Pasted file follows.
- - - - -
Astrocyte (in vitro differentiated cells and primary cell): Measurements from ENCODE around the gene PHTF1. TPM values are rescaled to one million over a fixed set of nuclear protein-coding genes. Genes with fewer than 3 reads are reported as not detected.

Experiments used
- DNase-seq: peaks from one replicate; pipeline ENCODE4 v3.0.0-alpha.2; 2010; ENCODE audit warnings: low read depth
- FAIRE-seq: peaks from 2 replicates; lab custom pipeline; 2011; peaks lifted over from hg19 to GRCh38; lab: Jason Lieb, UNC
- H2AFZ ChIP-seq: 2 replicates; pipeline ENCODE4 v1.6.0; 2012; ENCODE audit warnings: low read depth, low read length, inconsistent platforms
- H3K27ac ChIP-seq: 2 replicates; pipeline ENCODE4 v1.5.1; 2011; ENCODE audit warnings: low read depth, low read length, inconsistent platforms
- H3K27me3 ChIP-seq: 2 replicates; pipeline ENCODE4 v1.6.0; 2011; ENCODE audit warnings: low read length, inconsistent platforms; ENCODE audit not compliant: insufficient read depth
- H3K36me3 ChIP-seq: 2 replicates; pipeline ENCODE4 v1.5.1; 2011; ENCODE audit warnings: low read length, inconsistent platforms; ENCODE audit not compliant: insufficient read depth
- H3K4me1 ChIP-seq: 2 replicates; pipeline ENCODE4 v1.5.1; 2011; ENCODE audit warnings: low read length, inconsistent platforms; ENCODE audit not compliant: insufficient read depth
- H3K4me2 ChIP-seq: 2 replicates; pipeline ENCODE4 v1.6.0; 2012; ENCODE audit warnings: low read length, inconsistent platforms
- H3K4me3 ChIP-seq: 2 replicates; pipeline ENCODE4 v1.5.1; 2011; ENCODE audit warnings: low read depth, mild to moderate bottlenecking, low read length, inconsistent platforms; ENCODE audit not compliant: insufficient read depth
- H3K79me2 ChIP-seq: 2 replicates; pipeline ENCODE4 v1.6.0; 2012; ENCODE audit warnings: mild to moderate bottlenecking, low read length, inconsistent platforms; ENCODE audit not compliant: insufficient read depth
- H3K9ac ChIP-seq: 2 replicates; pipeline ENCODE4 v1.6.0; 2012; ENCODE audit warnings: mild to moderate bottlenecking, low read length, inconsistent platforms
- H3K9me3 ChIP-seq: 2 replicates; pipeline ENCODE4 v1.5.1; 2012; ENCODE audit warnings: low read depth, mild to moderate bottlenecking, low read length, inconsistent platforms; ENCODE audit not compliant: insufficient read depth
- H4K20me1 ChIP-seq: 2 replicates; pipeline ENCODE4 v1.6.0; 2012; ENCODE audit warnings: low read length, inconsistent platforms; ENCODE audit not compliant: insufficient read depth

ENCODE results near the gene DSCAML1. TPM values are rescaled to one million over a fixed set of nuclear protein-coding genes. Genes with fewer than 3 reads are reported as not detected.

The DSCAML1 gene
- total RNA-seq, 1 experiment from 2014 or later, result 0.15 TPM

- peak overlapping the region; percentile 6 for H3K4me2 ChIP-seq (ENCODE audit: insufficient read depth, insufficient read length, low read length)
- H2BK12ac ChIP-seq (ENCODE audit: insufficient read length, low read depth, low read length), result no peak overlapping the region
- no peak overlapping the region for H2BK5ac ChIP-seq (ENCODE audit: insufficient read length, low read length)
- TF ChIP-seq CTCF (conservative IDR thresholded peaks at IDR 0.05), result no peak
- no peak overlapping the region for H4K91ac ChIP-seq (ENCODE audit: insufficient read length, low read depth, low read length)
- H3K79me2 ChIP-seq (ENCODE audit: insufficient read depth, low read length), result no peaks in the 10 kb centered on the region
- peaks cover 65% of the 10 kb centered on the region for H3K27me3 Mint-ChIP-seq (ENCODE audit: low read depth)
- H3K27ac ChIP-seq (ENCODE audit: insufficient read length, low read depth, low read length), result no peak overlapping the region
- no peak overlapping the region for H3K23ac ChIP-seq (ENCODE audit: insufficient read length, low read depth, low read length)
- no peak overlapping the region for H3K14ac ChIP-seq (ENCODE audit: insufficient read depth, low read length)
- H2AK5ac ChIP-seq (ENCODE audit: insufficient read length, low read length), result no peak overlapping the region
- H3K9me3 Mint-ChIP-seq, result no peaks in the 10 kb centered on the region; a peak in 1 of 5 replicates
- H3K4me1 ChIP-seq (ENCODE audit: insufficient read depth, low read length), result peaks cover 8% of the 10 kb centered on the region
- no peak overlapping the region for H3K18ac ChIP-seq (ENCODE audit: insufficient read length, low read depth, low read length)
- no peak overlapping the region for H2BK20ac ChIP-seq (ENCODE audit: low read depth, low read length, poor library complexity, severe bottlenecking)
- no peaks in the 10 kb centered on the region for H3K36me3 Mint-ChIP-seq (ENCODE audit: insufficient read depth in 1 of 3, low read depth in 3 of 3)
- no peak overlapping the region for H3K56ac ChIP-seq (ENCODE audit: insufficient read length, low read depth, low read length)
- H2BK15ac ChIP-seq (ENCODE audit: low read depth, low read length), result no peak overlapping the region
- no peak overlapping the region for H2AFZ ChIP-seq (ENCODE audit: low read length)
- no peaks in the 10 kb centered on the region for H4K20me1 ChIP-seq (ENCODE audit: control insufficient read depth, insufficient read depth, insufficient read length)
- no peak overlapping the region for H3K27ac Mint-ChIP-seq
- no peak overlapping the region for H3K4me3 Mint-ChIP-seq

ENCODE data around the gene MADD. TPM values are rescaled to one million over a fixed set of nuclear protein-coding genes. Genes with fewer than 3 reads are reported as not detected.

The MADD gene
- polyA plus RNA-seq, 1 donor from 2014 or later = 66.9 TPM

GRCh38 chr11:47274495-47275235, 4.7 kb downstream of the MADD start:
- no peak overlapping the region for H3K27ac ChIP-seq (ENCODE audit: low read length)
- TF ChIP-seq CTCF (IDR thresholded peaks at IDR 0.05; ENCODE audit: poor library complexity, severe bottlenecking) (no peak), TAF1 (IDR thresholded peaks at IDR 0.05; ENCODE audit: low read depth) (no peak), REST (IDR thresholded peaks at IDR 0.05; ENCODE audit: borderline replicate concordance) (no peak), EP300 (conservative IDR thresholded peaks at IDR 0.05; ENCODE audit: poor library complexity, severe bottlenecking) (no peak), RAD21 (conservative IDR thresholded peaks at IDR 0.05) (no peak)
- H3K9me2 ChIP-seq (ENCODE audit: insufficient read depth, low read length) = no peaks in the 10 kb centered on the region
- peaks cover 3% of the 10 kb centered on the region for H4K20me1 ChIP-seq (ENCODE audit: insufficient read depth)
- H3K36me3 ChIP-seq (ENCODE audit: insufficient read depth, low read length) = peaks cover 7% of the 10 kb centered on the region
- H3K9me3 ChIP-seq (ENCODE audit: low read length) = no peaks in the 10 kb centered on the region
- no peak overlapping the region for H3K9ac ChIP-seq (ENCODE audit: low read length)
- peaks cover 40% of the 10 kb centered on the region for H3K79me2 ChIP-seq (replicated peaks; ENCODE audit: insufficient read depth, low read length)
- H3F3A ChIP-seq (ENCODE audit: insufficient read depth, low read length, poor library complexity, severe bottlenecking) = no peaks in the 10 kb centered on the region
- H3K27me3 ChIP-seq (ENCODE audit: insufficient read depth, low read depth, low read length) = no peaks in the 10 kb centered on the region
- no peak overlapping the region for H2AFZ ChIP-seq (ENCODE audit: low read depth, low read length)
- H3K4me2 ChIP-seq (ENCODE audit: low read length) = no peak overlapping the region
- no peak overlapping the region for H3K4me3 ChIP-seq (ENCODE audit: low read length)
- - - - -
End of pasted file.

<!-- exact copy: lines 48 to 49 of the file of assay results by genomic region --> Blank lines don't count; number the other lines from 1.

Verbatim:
- peaks cover 3% of the 10 kb centered on the region for H4K20me1 ChIP-seq (ENCODE audit: insufficient read depth)
- H3K36me3 ChIP-seq (ENCODE audit: insufficient read depth, low read length) = peaks cover 7% of the 10 kb centered on the region